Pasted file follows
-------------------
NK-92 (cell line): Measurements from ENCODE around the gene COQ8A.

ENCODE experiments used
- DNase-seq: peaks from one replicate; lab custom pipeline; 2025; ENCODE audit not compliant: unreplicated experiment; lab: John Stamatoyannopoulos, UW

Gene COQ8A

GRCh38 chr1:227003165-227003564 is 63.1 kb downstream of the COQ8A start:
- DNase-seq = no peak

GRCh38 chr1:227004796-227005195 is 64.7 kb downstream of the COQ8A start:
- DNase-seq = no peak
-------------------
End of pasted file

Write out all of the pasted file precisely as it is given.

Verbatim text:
NK-92 (cell line): Measurements from ENCODE around the gene COQ8A.

ENCODE experiments used
- DNase-seq: peaks from one replicate; lab custom pipeline; 2025; ENCODE audit not compliant: unreplicated experiment; lab: John Stamatoyannopoulos, UW

Gene COQ8A

GRCh38 chr1:227003165-227003564 is 63.1 kb downstream of the COQ8A start:
- DNase-seq = no peak

GRCh38 chr1:227004796-227005195 is 64.7 kb downstream of the COQ8A start:
- DNase-seq = no peak